WBD

Won’t Back Down

| January 17, 2013 | 0 Comments

Based on actual events, Won’t Back Down, is a story of a mother and a teacher who band together a neighborhood to help save their failing school. They must convince not only the parents but the teachers that taking over the school from the union and current administration is the best course of action for their children.

Normally I would prefer to keep politics out of a movie review, but this is a movie that has politics embedded in it’s core. The unfortunate thing is that the movie can’t seem to choose what those particular politics are. Except in the outlook on the union, which it seems to take the ‘unions are detrimental to change and advancement’ stance. One of the confusing aspects of this stance is that it is stated in the movie that the unions will not allow teachers to stay after school in order to help students. Now, perhaps I need to do more research but I don’t know many teachers that walk out of the school everyday at three in the afternoon. It is true that normal school hours are over but this is not to say that the teacher goes home. Now, like I said, I didn’t do a lot of research on that particular issue but I just felt that it was an excuse written into the movie in order to make sure that the teachers were ‘bound’ by the union to be sub-par.

Now, this movie is trying to show what can happen if parents get involved in schools and the improvements that can be made, even in failing schools. This is wonderful but what about discussing how none of these parents were involved before these big events took place? It is a true statement that parents involved in education can make a big difference; but this doesn’t have to only be on a huge overhaul level. What about volunteering a bit of time to help watch the children at lunch or recess in order to give the teacher some extra planning or grading time (which most of the time is done on their personal time). Or coming in the classroom to participate in small groups? There are many ways in which parents can get involved within the classroom and help out the educational system. Hopefully, this movie will inspire people to become more involved with their children’s education. As an educator myself, I know how important parent involvement is, remember the parents are the first and most important teachers!

Won’t Back Down doesn’t paint all teachers as bad; in fact most of them are put in a light of being good teachers who have become complacent and jaded due to so many factors that blind them to their real objective. And this is true in many cases; there is always a bit of truth in all viewpoints and statements. I have talked to many teachers who feel that they are bogged down with all the non-child related aspects of teaching that they can at times lose sight of what is important. We could argue all day long about the different sides of education and teachers’ roles, let’s not to that too much here.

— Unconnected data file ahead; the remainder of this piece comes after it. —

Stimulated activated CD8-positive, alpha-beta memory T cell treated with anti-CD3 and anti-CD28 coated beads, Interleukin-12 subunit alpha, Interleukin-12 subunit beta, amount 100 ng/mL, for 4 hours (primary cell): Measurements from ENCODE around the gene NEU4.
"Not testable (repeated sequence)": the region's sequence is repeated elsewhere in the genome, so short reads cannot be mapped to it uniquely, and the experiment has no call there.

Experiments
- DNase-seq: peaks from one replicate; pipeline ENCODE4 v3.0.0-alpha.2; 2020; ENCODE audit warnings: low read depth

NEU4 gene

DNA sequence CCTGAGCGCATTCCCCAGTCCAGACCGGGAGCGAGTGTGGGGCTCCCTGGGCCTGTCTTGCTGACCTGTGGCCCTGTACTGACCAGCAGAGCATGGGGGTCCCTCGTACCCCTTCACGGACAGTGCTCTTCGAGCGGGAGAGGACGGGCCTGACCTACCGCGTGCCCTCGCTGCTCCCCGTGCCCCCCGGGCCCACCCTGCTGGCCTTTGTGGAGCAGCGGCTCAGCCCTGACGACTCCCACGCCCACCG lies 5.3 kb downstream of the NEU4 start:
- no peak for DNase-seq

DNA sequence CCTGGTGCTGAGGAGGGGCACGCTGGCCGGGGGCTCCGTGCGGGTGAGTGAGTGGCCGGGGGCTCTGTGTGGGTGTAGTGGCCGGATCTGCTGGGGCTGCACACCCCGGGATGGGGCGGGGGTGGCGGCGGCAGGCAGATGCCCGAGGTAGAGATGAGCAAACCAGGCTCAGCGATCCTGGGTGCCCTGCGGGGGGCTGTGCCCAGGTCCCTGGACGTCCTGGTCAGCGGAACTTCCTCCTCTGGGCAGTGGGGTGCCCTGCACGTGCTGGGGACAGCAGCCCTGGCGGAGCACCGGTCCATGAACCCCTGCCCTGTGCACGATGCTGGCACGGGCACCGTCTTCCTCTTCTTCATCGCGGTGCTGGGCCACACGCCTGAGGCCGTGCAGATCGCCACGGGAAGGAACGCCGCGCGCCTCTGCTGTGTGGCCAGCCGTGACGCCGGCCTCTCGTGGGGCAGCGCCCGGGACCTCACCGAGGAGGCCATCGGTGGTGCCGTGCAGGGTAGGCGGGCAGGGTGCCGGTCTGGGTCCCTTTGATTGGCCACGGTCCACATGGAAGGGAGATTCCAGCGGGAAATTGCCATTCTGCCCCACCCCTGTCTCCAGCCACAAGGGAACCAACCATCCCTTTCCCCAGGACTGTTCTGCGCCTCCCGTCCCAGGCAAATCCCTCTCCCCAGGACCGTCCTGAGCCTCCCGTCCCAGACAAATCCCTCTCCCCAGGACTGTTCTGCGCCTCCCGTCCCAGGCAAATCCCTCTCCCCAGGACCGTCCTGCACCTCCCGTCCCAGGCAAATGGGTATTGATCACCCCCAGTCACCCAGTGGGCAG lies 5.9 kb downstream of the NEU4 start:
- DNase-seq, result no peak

As a movie, Won’t Back Down is pretty standard, nothing about it stands out but there are definitely times when it pulls at your heartstrings.  And it is true; a movie that can reach you emotionally is at least decent. The problems lie in the fact that there are many times when characters and situations are not fully fleshed out, and it is a two hour movie! The art direction of the movie gives away more about the political feelings than anything. At the beginning of the movie, everything is dark and depressing including the colors of the characters clothing. By the end the color pallet is bright, vibrant and full of beauty. The problem is that even the characters who are supposed to bring light to the movie are also dressed in drab, depressing colors. This doesn’t show a separation between the characters are supposed to be rooting for and the ones who are the antaganistic ones.

Included in the Twentieth Fox Home Entertainment Blu-ray and UltraViolet release are several special features.  Two featurettes are “The Importance of Teachers” and “A Tribute to Teachers”.  There are also deleted scenes with director commentary and an audio commentary track by director Daniel Barnz.

About the Author:

Amber is an Early Childhood Education Professional in Chicago . She is also a part of an All Female Anime Circle, Kichi Gi. This circle explores anime, manga, and Japanese culture, while also trying to make an impact within the community. Amber is also a great lover of history and has worked hard over the years to study history and all it has to teach us.
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